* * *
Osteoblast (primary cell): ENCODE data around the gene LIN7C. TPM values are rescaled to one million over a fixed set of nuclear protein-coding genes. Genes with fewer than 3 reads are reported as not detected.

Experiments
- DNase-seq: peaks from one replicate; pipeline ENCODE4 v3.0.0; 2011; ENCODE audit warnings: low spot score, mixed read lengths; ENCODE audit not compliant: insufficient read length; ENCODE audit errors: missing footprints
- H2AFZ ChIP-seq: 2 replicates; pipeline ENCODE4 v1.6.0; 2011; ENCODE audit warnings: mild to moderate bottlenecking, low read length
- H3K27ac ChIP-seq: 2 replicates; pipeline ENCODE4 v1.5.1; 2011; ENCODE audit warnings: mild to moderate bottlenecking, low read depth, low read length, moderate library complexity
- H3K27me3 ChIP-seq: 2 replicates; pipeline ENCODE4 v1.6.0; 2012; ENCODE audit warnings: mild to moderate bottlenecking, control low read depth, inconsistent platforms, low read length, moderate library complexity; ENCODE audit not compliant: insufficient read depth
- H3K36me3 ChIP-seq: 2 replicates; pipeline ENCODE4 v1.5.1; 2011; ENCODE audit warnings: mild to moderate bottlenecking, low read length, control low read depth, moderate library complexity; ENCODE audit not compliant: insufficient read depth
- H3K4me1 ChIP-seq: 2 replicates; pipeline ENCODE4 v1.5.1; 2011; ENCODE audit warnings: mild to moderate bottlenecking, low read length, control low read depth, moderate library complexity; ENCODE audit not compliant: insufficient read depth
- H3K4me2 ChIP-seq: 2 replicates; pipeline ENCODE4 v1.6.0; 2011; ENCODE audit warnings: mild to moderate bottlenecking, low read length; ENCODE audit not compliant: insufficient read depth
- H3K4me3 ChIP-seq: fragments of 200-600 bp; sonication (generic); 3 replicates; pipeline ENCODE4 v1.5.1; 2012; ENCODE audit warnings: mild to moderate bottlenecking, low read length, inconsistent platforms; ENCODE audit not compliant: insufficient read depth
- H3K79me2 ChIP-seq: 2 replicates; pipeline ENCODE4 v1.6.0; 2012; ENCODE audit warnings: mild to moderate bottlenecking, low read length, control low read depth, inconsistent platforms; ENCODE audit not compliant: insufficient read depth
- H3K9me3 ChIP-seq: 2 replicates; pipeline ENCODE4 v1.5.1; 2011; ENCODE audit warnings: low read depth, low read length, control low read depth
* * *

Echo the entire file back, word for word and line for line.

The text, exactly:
Osteoblast (primary cell): ENCODE data around the gene LIN7C. TPM values are rescaled to one million over a fixed set of nuclear protein-coding genes. Genes with fewer than 3 reads are reported as not detected.

Experiments
- DNase-seq: peaks from one replicate; pipeline ENCODE4 v3.0.0; 2011; ENCODE audit warnings: low spot score, mixed read lengths; ENCODE audit not compliant: insufficient read length; ENCODE audit errors: missing footprints
- H2AFZ ChIP-seq: 2 replicates; pipeline ENCODE4 v1.6.0; 2011; ENCODE audit warnings: mild to moderate bottlenecking, low read length
- H3K27ac ChIP-seq: 2 replicates; pipeline ENCODE4 v1.5.1; 2011; ENCODE audit warnings: mild to moderate bottlenecking, low read depth, low read length, moderate library complexity
- H3K27me3 ChIP-seq: 2 replicates; pipeline ENCODE4 v1.6.0; 2012; ENCODE audit warnings: mild to moderate bottlenecking, control low read depth, inconsistent platforms, low read length, moderate library complexity; ENCODE audit not compliant: insufficient read depth
- H3K36me3 ChIP-seq: 2 replicates; pipeline ENCODE4 v1.5.1; 2011; ENCODE audit warnings: mild to moderate bottlenecking, low read length, control low read depth, moderate library complexity; ENCODE audit not compliant: insufficient read depth
- H3K4me1 ChIP-seq: 2 replicates; pipeline ENCODE4 v1.5.1; 2011; ENCODE audit warnings: mild to moderate bottlenecking, low read length, control low read depth, moderate library complexity; ENCODE audit not compliant: insufficient read depth
- H3K4me2 ChIP-seq: 2 replicates; pipeline ENCODE4 v1.6.0; 2011; ENCODE audit warnings: mild to moderate bottlenecking, low read length; ENCODE audit not compliant: insufficient read depth
- H3K4me3 ChIP-seq: fragments of 200-600 bp; sonication (generic); 3 replicates; pipeline ENCODE4 v1.5.1; 2012; ENCODE audit warnings: mild to moderate bottlenecking, low read length, inconsistent platforms; ENCODE audit not compliant: insufficient read depth
- H3K79me2 ChIP-seq: 2 replicates; pipeline ENCODE4 v1.6.0; 2012; ENCODE audit warnings: mild to moderate bottlenecking, low read length, control low read depth, inconsistent platforms; ENCODE audit not compliant: insufficient read depth
- H3K9me3 ChIP-seq: 2 replicates; pipeline ENCODE4 v1.5.1; 2011; ENCODE audit warnings: low read depth, low read length, control low read depth